Delayed Intraventricular Hemorrhage: Treatment Target in ICH?

March 19, 2015

The implications of the delayed appearance of intraventricular hemorrhage (IVH) on follow-up imaging in patients who have sustained an intracerebral hemorrhage (ICH) is being debated after the publication of a new study.

A previous study suggested that delayed IVH is associated with an increased risk for unfavorable outcome and so represents a promising target for preventative intervention, but the new study questions this idea.

The new study, published in the March 10 issue of Neurology, was led by Jens Witsch, MD, Columbia University College of Physicians and Surgeons, New York, New York, and colleagues. "In ICH patients, associated IVH on admission imaging is commonly encountered and is associated with poor long-term outcome," they conclude. "In contrast, delayed IVH on subsequent scans is far less common and does not appear to portend worse outcome."

But in an accompanying Comment, Matthew Maas, MD, Northwestern University, Chicago, Illinois, author of the previous study, argues that the new data from Dr Witsch and colleagues should not be interpreted as indicating delayed IVH does not signal worse outcomes. He points out that in the current study, the odds ratio for a bad outcome is similar for early IVH and delayed IVH, and the fact that the delayed IVH result is not significant is probably due to insufficient numbers of patients.

"Just because a result is not significant does not mean there is no effect," he commented to Medscape Medical News.

"Physiologically Intuitive"

"These findings are physiologically intuitive: Why would IVH affect outcomes differently when it occurs a few hours later, or when discovered in a patient who arrives at the hospital a few hours earlier?" Dr Maas writes. "The key message for practicing clinicians is that important pathologic processes continue to evolve while patients are under our observation and care. The challenge ahead lies in elucidating the most effective methods for preventing, detecting, and treating these evolving and harmful processes."

Author of an accompanying editorial, Alejandro A. Rabinstein, MD, Mayo Clinic, Rochester, Minnesota, explained to Medscape Medical News that both studies confirm IVH at presentation is a poor prognostic indicator, but neither fully establishes whether delayed IVH can independently worsen prognosis. "Delayed IVH was most commonly seen in patients having their first CT [computed tomographic] scan very early and then developing substantial hematoma expansion on the repeat CT scan. The question remains whether the association of delayed IVH with poor outcome is simply dependent on expansion of the intraparenchymal hematoma (as suggested by Witsh et al) or a factor worsening prognosis per se (as initially suggested by Maas et al)."

Dr Rabinstein says both studies are underpowered to answer that question conclusively. "At this point there is no evidence that delayed IVH can become a therapeutic target, and further research on a much larger cohort is warranted," he added.

The new study by Dr Witsch and colleagues involved 282 patients with spontaneous ICH, of whom 151 (53.5%) had IVH on initial CT scan. Of the remaining 131 patients, 19 (14.5%) developed IVH after the initial CT scan (delayed IVH).

Results showed that after adjustment for components of the ICH score and hematoma expansion, presence of IVH on initial CT was associated with discharge mortality and poor outcome at 3, 6, and 12 months, but delayed IVH was not significantly associated with any of the outcome measures.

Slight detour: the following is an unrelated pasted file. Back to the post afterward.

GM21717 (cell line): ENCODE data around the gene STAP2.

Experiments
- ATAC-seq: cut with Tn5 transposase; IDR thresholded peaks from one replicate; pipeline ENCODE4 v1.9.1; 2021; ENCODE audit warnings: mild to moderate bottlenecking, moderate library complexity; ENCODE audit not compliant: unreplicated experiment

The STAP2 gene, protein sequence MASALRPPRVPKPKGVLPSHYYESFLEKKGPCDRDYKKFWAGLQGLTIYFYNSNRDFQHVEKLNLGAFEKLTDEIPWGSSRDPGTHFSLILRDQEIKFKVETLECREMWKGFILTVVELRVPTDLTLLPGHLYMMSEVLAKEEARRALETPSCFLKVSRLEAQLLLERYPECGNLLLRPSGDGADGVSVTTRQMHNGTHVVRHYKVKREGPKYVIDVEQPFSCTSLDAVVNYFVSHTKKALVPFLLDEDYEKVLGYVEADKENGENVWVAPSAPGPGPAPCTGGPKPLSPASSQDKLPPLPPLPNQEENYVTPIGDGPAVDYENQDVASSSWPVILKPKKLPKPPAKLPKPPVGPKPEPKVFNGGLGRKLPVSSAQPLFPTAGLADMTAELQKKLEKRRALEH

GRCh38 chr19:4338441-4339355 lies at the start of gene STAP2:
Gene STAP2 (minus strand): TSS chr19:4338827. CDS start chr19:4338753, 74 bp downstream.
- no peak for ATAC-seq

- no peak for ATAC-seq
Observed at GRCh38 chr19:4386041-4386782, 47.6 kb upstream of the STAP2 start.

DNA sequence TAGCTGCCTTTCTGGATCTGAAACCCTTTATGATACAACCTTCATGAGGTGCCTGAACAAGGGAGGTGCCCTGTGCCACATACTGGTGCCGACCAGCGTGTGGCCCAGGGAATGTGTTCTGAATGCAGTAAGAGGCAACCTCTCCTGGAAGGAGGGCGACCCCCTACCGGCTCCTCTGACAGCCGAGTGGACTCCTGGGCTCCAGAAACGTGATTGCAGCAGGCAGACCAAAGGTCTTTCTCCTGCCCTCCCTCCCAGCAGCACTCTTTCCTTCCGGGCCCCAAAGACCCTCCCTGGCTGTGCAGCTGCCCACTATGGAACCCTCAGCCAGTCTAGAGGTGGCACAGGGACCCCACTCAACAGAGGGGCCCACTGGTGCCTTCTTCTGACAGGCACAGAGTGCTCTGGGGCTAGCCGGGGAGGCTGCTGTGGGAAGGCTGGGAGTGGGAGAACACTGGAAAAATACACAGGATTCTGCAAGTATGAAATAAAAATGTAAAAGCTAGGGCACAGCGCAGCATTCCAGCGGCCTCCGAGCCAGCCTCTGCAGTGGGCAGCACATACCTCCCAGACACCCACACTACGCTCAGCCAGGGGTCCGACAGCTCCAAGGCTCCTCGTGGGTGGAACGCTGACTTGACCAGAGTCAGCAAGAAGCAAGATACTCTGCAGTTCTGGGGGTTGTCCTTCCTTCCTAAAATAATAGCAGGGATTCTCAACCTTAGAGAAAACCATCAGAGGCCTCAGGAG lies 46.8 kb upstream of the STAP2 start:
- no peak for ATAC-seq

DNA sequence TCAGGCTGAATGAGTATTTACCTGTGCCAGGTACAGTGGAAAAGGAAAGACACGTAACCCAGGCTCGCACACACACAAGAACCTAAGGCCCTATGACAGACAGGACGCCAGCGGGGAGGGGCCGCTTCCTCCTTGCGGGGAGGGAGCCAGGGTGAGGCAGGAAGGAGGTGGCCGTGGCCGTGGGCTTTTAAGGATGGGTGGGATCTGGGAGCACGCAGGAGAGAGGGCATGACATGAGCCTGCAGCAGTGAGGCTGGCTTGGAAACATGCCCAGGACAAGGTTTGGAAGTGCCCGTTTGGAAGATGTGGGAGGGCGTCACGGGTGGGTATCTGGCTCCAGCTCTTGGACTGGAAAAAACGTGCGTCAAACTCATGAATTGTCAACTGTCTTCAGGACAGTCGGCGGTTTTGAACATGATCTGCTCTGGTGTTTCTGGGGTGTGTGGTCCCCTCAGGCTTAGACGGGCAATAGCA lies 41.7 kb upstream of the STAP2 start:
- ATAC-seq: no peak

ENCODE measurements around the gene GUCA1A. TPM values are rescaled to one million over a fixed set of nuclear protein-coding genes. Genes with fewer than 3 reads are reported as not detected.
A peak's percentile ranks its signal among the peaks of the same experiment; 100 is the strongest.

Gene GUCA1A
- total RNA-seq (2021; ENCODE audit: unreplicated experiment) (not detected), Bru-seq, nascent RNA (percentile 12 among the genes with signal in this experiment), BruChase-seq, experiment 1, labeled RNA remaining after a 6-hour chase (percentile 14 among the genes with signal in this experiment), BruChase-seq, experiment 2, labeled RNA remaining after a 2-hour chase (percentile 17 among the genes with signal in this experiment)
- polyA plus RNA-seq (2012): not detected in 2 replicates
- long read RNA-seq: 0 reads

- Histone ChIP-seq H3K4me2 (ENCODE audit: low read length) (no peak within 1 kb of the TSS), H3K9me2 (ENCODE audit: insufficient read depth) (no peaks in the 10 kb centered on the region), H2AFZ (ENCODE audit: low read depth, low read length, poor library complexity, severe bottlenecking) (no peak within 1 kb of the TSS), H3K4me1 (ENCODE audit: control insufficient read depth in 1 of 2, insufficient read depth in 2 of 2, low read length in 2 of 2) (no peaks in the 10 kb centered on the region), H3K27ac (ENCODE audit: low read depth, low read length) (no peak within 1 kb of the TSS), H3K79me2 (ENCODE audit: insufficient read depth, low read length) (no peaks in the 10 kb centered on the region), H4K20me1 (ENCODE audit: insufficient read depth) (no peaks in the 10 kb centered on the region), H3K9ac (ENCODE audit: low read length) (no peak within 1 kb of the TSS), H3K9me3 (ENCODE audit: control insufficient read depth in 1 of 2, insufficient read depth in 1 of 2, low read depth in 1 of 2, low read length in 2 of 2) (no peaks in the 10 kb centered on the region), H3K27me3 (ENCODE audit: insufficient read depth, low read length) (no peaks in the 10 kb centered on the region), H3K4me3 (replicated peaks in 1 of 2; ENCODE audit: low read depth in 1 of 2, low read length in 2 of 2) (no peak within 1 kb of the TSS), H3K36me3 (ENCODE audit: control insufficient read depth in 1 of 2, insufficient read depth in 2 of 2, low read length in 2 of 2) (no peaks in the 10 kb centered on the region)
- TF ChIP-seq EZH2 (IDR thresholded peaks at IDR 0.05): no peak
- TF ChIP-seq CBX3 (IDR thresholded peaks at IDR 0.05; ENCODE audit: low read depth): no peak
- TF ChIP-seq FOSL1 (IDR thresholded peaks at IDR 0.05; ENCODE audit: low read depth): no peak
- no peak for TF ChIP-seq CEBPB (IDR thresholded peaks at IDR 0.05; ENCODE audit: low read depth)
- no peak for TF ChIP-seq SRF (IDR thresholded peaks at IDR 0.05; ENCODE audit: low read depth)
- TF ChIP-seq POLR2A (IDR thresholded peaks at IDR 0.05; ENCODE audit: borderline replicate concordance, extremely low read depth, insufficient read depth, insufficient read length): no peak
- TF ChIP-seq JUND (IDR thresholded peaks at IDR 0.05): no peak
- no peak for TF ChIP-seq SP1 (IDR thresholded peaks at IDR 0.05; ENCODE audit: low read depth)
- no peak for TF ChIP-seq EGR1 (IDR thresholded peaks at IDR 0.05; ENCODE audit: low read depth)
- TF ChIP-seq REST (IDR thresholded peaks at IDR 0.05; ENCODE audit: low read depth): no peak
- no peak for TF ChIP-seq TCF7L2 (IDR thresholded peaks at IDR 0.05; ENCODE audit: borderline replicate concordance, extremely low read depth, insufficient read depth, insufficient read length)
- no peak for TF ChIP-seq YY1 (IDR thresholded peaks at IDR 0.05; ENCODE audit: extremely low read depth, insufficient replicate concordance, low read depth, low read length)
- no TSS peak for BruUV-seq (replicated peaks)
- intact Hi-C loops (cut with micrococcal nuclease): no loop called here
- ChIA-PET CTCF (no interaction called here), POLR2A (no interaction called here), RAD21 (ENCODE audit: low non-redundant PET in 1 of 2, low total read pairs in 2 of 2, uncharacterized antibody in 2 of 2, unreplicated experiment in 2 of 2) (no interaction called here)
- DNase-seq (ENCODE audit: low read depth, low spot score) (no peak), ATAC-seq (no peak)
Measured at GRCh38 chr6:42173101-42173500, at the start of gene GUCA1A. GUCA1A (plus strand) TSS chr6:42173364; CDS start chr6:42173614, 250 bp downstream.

An Artefact of Delayed CT Scanning?

The authors point out that delayed IVH was predominantly seen in those who underwent very early admission CT scans and who had greater hematoma expansion, suggesting that categorization into initial and delayed IVH is mainly driven by CT timing.

Senior author Jan Claassen, MD, Columbia University College of Physicians and Surgeons, elaborated to Medscape Medical News: "IVH, no matter when it happens, is bad news. We found that too. The question is whether delayed IVH is its own entity and happens at all. We think it is primarily an artefact of delayed CT scanning, and if one looks at the timing that CT scans are obtained, which we did but Dr Maas' group did not, then the difference melts away."

He added: "There is clear evidence that shows preventing secondary enlargement of ICH makes a difference but in my mind there is so far no evidence to suggest that delayed IVH is its own clinical entity that requires study and trials."

Dr Maas responded that he does not believe delayed IVH is a distinct phenomenon from initial IVH but rather that both conditions are the same evolving process. However, he notes that it might be stoppable. "Sometimes you catch patients early in the process before extension into the ventricles has happened and thus you have the opportunity to potentially prevent it with interventions like blood pressure control, reversing coagulopathy, et cetera.

"Since some IVH occurs after hospital admission, perhaps it could be a target, but it would only be worth trying to prevent if it is harmful," he added. "The goal of my original paper was to show that delayed IVH was equally harmful as initial IVH. Several of the most widely used models to estimate the risk of death and disability in patients with IVH only consider initial IVH."

Dr Maas objects to his study being dismissed as "no evidence" and says a more reasonable conclusion would be that "there is now potentially conflicting evidence on this issue and larger studies are needed."

Neurology. 2015;84:989-994, 993, 970-971. Abstract Comment Editorial

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